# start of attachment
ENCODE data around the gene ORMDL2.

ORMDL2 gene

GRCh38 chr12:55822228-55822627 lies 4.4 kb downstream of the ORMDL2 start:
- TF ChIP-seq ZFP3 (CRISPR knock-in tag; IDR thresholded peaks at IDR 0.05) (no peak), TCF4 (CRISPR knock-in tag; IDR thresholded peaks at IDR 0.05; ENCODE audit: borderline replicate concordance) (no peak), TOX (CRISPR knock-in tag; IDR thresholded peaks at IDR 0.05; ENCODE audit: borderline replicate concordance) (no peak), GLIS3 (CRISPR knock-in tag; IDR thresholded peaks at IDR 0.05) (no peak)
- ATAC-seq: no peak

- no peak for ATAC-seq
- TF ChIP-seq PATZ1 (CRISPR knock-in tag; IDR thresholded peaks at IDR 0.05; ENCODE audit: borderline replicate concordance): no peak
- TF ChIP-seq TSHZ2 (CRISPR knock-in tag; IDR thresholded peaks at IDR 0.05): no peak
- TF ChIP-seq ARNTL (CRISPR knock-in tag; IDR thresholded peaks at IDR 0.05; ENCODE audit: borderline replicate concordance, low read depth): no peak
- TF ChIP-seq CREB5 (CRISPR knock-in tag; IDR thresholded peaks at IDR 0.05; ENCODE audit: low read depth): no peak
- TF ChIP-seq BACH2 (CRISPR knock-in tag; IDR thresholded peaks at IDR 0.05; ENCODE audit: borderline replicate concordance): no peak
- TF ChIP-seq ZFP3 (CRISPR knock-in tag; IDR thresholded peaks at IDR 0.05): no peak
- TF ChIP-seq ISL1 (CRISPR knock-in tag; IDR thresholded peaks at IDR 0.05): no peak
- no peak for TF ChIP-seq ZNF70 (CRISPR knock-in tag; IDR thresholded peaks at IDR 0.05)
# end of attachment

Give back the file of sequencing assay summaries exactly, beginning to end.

ENCODE data around the gene ORMDL2.

ORMDL2 gene

GRCh38 chr12:55822228-55822627 lies 4.4 kb downstream of the ORMDL2 start:
- TF ChIP-seq ZFP3 (CRISPR knock-in tag; IDR thresholded peaks at IDR 0.05) (no peak), TCF4 (CRISPR knock-in tag; IDR thresholded peaks at IDR 0.05; ENCODE audit: borderline replicate concordance) (no peak), TOX (CRISPR knock-in tag; IDR thresholded peaks at IDR 0.05; ENCODE audit: borderline replicate concordance) (no peak), GLIS3 (CRISPR knock-in tag; IDR thresholded peaks at IDR 0.05) (no peak)
- ATAC-seq: no peak

- no peak for ATAC-seq
- TF ChIP-seq PATZ1 (CRISPR knock-in tag; IDR thresholded peaks at IDR 0.05; ENCODE audit: borderline replicate concordance): no peak
- TF ChIP-seq TSHZ2 (CRISPR knock-in tag; IDR thresholded peaks at IDR 0.05): no peak
- TF ChIP-seq ARNTL (CRISPR knock-in tag; IDR thresholded peaks at IDR 0.05; ENCODE audit: borderline replicate concordance, low read depth): no peak
- TF ChIP-seq CREB5 (CRISPR knock-in tag; IDR thresholded peaks at IDR 0.05; ENCODE audit: low read depth): no peak
- TF ChIP-seq BACH2 (CRISPR knock-in tag; IDR thresholded peaks at IDR 0.05; ENCODE audit: borderline replicate concordance): no peak
- TF ChIP-seq ZFP3 (CRISPR knock-in tag; IDR thresholded peaks at IDR 0.05): no peak
- TF ChIP-seq ISL1 (CRISPR knock-in tag; IDR thresholded peaks at IDR 0.05): no peak
- no peak for TF ChIP-seq ZNF70 (CRISPR knock-in tag; IDR thresholded peaks at IDR 0.05)